I see more and more articles encouraging people to embark on solo trips of a lifetime, or giving tips on how to stop working and backpack around the world for only ___ dollars. As I read these articles, I felt a need to write my own view… It didn’t seem right that people are trying to package wanderlust into a simple one-size fits all solution that can improve your life. Yes, you do change a lot from travelling and living in different countries, but it’s not for everyone.
In my recent solo trips, I’ve had both good and bad experiences… but I’ve learnt to take it into my stride. The old me would have freaked out and wished I had never decided to travel on my own, but right now, I’ve reached a point of emotional maturity to handle tough situations. (That, and the grace of God who is always watching over me and protecting me in the weird situations I find myself in) While I can look back and laugh at the good and bad experiences, I can name friends who would have been so miserable when faced with the reality of solo travel… which can be quite different from the rose-tinted picture we have painted in our heads.
I’m no expert, but I think I’ve travelled enough on my own to be able to give some advice, that would hopefully help! Thanks to my parents’ hard work, I’ve had the privilege of visiting various countries in 6 out of 7 continents (Asia, Africa, North America, South America, Europe, Australia… maybe I’ll make it to Antarctica one day, although I’m not too keen on that). In my recent travels, I’ve seen a lot and learnt a lot, and I want to share with you the reality of traveling.
Travel is wonderful, and you meet all sorts of lovely people (and some weird ones to balance it out). You get to try new food, and you feel more empowered than before. Perhaps it’s the air, or just the fact that you’re away from home… whatever it is, you have a new courage to try things you normally wouldn’t do. You probably have read about all the wonderful things about travelling on your own or with your friends… but there is the harsher reality to travel too.
Travel is not all roses as it has been portrayed online. There are days when you will feel homesick, and wish you were back home in the comfort of your bed. There are days when you feel so terribly lonely despite being surrounded by tons of people. There are days when your carefully thought out plans end up failing, (like ending up with a weird host or having them cancel on you at the last minute) and you’re at a loss with literally no one nearby to help you. And did anyone mention that traveling is tiring? But you carry on, and that’s when you grow.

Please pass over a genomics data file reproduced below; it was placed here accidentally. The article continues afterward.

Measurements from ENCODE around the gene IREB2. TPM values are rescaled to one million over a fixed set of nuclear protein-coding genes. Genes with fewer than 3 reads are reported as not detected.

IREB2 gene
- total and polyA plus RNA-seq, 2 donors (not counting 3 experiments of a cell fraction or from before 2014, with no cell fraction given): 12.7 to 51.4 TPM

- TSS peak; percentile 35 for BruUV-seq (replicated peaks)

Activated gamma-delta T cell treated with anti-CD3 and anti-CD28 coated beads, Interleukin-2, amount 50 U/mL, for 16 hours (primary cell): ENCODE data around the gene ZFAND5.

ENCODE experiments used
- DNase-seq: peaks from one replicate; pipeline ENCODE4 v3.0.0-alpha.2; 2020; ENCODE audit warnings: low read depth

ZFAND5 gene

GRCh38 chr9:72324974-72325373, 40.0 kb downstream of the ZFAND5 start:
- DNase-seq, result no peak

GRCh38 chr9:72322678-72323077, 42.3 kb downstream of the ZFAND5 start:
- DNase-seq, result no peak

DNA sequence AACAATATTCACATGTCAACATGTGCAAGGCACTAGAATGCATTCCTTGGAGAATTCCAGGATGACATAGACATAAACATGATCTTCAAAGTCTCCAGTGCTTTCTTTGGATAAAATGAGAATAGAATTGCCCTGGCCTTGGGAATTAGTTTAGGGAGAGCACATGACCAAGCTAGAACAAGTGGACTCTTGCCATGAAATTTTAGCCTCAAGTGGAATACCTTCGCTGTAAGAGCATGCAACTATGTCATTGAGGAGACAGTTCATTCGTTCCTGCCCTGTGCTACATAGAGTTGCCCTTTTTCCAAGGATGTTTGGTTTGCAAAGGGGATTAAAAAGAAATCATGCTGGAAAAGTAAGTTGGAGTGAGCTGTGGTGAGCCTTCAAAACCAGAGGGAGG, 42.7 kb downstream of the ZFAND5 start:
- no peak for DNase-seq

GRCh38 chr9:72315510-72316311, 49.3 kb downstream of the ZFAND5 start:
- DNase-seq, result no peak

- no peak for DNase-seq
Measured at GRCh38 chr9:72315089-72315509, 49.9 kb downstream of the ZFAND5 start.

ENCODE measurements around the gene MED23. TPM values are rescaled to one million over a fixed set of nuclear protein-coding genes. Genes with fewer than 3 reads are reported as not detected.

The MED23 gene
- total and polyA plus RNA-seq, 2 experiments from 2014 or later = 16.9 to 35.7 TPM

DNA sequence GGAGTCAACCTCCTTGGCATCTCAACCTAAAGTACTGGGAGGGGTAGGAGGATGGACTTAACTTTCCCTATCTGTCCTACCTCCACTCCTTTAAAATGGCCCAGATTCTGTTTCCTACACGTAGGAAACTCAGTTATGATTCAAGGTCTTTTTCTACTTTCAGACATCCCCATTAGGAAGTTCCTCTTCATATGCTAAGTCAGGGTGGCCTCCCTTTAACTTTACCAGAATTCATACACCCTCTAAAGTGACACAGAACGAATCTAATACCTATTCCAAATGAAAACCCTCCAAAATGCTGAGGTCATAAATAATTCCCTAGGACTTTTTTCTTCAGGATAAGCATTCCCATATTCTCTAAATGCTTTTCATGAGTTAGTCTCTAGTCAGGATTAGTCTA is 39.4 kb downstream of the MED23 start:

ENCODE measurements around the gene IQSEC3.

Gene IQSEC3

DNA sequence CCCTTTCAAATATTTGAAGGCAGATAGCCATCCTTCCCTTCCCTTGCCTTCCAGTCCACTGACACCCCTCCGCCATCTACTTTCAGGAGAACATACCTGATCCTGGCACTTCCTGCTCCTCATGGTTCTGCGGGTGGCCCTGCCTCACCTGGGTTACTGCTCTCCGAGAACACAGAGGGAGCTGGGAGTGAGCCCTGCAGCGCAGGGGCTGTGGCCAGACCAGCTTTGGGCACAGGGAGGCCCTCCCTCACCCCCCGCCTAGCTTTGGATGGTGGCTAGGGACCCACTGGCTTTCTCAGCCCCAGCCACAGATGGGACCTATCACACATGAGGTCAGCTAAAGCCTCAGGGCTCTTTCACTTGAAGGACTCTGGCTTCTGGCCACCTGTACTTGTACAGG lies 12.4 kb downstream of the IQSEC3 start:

Travel is a privilege. I think our generation tends to take travel for granted. Once everyone starts doing it, it becomes the norm. If you have the privilege to travel, be sure to thank your parents for funding you. They may not say it, but they have to work extra hard or cut back on their own enjoyment in certain areas to let you have your wanderlust experience fulfilled.
Travel isn’t always glamorous. Short-term travel is fun, especially when you have nothing to worry about. You can eat what you want, splurge on shopping and accommodation. But when you do long-term travel and live in a place for months or years, the stress of life catches up to you. Being overseas doesn’t mean no problems, it just means you learn to cope… and that’s how you mature. You become aware of your expenses, you cook for yourself, do your own laundry, clean the house… It’s good training for adulthood!
Travel is about your experiences. There is no right way to travel. You don’t have to go on a solo trip if it scares you to the point that you don’t even enjoy the trip. You don’t have to travel to touristy areas if you hate crowds. Just because you don’t see what everyone has seen doesn’t make your experience count for any less. You don’t have to travel with your friends instead of your family just because everyone is doing that. You do what makes you the most happy. I have had great experiences travelling solo, but as much fun as that is, after my solo trip in May, I think I’m ready to find a travel buddy or just travel with my wonderful fambam. To me, experiences are best shared with those who matter.
That said, this post isn’t intended to scare you off solo travel. If you have the means, please do go ahead! I just want you to be prepared mentally and emotionally for what travelling solo means. It means being responsible for yourself, accountable to your family back home and courageous enough to appear strong and happy regardless of what unexpected situations may come your way.
Travel is being marketed online in a way that makes it seem like you have to leave your country and family and friends in order to grow through new experiences and new-found independence. But you don’t have to. You just have to take the road less travelled.
The more I travel, the more I realise that what makes each experience so meaningful and unforgettable is that the experience is different from what I normally do. It’s the change that makes it special. You can bring the wanderlust right where you are. You just need to look at your home country with a different lens, and find these new experiences. Imagine you’re a tourist. After all, someone flew hours to get to your country for their life-changing experience, why not try to do the same from the safety of your home country? Just because you live at home, doesn’t mean you have to rely on your parents. You can still work to earn your own allowances and help with housework and cooking. The change you want to create in yourself shouldn’t be limited to being in a new country. It doesn’t really matter where you are, the change starts from within.